However, other questions further down the page are more application-based and involve changing the order of integration, sketching and characterizing the area to be integrated, and then doing the actual integration. I have no doubt that careful phrasing could allow a user to get a meaningful output; however, when larger expressions or problems are entered, such as this one, it may have problems understanding the question and, as a result, shows an error message.  

Prior to this experiment, I had believed that ChatGPT could only ‘solve’ problems to which solutions already existed on the Internet. This is true, in a manner of speaking — a reliable answer is more likely with a larger data set. Thus, asking the bot for the answer to a unique question may not get a reliable answer.  

I experienced this myself when I asked the chatbot to give me a MATLAB code to plot a series. For my first few tries, I used common expressions which would be used for learning how to use the programming language. After that, I tried one that I thought was obscure. The code that it generated was not functional, generating many iterative errors.  

The key takeaway, however, is not that ChatGPT cannot do more advanced and unique problems — it can do that and give solutions that wouldn’t easily be found on the internet through a simple search. The question is, rather, whether those answers are fully accurate and whether the program has even understood your question fully. I found that giving the system an assumption first and then asking follow-up questions resulted in greater accuracy.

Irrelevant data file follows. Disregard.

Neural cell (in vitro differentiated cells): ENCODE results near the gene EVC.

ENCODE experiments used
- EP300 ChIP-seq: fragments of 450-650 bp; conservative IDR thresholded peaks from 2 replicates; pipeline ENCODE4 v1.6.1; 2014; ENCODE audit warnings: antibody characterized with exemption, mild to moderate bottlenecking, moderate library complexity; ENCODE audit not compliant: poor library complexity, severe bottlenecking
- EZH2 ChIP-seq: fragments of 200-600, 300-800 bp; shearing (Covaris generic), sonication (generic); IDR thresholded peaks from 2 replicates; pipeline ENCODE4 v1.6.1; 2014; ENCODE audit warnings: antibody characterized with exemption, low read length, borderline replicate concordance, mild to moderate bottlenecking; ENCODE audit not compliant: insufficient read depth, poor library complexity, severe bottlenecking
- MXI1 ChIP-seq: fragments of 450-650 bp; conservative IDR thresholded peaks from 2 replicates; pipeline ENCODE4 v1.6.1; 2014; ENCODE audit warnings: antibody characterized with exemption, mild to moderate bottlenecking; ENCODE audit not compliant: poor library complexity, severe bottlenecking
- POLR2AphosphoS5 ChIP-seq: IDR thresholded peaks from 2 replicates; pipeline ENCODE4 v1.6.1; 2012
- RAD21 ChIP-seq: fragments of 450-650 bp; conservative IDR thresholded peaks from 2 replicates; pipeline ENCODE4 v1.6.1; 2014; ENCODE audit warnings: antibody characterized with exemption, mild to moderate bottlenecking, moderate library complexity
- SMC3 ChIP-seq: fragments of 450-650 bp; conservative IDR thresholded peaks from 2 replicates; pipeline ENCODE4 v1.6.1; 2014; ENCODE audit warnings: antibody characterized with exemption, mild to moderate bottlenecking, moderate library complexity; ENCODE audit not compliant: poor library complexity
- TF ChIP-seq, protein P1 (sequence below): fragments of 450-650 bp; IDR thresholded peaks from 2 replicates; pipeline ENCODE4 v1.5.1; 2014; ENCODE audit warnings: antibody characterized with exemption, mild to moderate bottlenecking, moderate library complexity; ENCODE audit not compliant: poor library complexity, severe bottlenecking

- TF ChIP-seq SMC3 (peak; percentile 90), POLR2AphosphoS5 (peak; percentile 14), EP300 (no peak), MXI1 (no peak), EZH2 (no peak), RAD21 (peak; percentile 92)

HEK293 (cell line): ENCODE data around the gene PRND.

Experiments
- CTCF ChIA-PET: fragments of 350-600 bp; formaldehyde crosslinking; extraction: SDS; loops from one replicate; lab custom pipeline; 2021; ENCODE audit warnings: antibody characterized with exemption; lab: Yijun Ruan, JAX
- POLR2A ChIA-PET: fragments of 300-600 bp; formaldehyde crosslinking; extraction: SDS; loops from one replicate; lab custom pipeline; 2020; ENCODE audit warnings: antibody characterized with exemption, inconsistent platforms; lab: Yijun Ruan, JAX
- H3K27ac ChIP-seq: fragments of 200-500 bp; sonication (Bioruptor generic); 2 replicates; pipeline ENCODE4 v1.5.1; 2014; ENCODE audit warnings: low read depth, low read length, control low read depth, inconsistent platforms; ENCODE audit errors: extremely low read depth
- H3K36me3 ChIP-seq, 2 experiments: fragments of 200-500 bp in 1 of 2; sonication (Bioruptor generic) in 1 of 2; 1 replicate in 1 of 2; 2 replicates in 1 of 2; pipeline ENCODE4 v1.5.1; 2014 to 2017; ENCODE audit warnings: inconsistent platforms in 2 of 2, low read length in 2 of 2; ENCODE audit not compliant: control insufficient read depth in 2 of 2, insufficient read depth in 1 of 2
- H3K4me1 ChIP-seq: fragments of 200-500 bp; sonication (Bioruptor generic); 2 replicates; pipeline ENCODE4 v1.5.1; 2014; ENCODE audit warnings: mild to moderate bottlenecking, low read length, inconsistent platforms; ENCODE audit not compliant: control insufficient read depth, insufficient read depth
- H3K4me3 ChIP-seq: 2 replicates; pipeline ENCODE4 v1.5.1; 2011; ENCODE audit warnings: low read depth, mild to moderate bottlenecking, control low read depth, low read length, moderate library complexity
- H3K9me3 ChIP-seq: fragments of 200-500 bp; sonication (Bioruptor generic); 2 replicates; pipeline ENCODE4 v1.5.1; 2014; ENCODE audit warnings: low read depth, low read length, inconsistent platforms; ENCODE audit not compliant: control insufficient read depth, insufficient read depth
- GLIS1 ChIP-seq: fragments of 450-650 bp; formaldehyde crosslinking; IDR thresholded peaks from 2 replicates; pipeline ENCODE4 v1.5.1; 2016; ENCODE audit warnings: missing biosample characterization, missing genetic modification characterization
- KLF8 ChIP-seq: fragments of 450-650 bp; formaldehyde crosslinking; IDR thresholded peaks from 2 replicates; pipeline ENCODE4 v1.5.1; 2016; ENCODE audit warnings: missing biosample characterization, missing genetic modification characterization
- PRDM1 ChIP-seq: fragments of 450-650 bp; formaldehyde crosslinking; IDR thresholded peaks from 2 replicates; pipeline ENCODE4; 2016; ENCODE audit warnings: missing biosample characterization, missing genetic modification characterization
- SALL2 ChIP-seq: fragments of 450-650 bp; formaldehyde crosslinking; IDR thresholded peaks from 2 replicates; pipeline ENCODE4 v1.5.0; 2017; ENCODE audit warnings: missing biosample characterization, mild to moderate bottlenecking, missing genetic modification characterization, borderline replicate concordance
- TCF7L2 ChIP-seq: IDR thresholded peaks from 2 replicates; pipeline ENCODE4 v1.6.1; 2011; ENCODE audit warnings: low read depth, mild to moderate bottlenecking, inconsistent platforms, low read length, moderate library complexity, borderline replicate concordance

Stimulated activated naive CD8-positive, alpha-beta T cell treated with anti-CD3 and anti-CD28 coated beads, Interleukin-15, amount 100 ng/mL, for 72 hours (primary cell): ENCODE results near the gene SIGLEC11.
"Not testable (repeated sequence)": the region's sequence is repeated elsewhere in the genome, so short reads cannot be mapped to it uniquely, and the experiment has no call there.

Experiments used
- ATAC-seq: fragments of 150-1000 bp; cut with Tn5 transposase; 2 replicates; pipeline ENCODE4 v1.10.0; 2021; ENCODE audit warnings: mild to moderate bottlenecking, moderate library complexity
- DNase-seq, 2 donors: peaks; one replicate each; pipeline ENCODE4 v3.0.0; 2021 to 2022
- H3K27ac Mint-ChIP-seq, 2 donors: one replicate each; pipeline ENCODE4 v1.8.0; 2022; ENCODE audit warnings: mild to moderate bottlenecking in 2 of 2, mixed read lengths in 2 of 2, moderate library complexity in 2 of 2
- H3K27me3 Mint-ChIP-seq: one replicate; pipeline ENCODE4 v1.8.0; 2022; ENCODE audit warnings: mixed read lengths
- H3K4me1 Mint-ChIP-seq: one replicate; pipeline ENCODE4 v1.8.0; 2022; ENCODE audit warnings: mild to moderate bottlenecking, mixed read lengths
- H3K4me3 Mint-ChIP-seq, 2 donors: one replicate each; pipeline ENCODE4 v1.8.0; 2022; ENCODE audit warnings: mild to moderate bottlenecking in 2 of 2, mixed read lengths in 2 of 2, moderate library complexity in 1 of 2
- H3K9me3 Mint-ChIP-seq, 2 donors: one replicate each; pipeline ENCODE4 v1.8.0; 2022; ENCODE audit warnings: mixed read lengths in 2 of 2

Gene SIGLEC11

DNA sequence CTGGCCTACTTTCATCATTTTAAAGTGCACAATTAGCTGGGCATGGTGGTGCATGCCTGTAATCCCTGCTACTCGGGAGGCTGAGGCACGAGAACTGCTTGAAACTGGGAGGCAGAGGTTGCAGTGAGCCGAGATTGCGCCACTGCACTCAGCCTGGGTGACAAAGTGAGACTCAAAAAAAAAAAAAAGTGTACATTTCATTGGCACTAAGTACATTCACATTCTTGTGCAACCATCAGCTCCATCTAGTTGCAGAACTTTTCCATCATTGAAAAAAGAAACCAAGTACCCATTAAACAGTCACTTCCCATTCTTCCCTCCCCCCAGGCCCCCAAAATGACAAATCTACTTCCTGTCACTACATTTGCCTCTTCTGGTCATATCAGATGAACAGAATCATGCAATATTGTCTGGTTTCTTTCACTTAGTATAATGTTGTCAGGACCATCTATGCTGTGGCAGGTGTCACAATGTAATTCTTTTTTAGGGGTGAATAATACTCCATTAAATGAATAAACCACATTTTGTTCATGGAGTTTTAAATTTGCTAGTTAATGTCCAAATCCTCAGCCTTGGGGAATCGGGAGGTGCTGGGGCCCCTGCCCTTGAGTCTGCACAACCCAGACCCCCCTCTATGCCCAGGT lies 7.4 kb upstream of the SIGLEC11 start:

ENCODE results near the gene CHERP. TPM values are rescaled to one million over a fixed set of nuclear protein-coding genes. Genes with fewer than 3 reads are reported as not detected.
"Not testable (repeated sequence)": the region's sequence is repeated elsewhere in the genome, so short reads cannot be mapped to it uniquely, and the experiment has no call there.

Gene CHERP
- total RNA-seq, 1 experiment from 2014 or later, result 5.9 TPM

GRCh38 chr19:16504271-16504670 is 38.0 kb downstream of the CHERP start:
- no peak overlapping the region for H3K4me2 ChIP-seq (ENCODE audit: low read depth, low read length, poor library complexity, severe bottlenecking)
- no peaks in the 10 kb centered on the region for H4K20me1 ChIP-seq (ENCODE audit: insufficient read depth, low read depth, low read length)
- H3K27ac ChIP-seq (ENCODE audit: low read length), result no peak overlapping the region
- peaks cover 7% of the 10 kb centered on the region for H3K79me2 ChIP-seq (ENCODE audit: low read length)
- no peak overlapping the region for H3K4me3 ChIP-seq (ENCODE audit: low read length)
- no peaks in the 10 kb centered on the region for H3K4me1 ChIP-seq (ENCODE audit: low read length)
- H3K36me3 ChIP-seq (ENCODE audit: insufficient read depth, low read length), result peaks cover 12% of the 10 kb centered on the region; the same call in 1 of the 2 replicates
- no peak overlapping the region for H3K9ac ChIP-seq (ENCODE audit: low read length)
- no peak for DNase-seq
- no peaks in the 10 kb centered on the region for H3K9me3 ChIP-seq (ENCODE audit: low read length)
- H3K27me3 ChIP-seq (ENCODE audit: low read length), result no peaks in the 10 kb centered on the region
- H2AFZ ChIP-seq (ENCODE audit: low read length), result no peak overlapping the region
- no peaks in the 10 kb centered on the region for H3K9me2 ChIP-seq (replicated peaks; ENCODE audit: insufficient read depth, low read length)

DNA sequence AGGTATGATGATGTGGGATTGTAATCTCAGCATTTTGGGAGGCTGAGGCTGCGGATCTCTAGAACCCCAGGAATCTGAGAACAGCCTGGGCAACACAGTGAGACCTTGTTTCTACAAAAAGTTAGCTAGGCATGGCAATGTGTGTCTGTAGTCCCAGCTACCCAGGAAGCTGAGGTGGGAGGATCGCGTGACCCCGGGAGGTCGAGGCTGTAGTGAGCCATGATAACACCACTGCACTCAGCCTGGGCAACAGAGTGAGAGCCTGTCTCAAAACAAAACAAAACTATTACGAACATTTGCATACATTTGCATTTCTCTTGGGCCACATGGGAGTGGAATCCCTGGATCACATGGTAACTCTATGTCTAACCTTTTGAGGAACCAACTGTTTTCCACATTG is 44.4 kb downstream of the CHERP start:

Although the program could deliver the answer to such problems, it will probably not render math exams useless. After all, many subjects do not allow students to have access to computers during exams. However, it may serve as a valuable resource when completing homework, especially as it fine-tunes itself.  

Similarly, although ChatGPT may be able to generate code for some computer science questions, the lack of resources available online for some more complex problems means that the output is buggy or nonfunctional. Thus, the most interesting use of ChatGPT may actually be in the humanities department, as the model is able to generate essay responses based on the user’s specifications. 

I asked it to “write an essay analyzing Hester Prynne’s character development in The Scarlet Letter, citing quotes and events,” which is similar to questions asked in high school English. It was able to generate a response that would probably get at least a passing grade. Yet it was bland and dull, taking the most common opinions from online and putting them together.  

In some ways, it can be easy to tell when a response is generated by artificial intelligence, because there is nothing new or fresh within that essay — after all, it works by pulling together words and phrases that have been used together within its data repository. However, the application is not all bad; it can be extremely helpful to students who want to understand how to do a math problem, for example, as it can answer follow-up questions as well. Only time will tell how university departments adapt to this double-edged sword. 

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Mrunmayi Joshi, Managing Editor